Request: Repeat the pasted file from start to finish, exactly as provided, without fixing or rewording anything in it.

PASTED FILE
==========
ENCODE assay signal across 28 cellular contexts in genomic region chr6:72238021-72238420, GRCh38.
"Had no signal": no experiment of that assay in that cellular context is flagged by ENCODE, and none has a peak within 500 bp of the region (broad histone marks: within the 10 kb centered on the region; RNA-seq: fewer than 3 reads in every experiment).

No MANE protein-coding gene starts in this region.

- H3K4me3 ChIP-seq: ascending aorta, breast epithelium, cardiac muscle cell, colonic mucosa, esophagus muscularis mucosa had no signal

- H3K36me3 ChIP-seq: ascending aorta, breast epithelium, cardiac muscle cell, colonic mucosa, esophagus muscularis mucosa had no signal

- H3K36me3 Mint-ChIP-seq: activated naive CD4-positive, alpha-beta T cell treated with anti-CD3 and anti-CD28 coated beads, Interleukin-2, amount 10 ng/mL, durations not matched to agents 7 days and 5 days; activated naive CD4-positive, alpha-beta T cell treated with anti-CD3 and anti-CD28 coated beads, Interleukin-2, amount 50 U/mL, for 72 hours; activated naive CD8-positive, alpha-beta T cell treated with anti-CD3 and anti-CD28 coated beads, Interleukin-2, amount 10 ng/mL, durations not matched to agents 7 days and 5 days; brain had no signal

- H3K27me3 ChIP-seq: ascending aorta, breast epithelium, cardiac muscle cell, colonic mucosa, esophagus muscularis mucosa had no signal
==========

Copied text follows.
ENCODE assay signal across 28 cellular contexts in genomic region chr6:72238021-72238420, GRCh38.
"Had no signal": no experiment of that assay in that cellular context is flagged by ENCODE, and none has a peak within 500 bp of the region (broad histone marks: within the 10 kb centered on the region; RNA-seq: fewer than 3 reads in every experiment).

No MANE protein-coding gene starts in this region.

- H3K4me3 ChIP-seq: ascending aorta, breast epithelium, cardiac muscle cell, colonic mucosa, esophagus muscularis mucosa had no signal

- H3K36me3 ChIP-seq: ascending aorta, breast epithelium, cardiac muscle cell, colonic mucosa, esophagus muscularis mucosa had no signal

- H3K36me3 Mint-ChIP-seq: activated naive CD4-positive, alpha-beta T cell treated with anti-CD3 and anti-CD28 coated beads, Interleukin-2, amount 10 ng/mL, durations not matched to agents 7 days and 5 days; activated naive CD4-positive, alpha-beta T cell treated with anti-CD3 and anti-CD28 coated beads, Interleukin-2, amount 50 U/mL, for 72 hours; activated naive CD8-positive, alpha-beta T cell treated with anti-CD3 and anti-CD28 coated beads, Interleukin-2, amount 10 ng/mL, durations not matched to agents 7 days and 5 days; brain had no signal

- H3K27me3 ChIP-seq: ascending aorta, breast epithelium, cardiac muscle cell, colonic mucosa, esophagus muscularis mucosa had no signal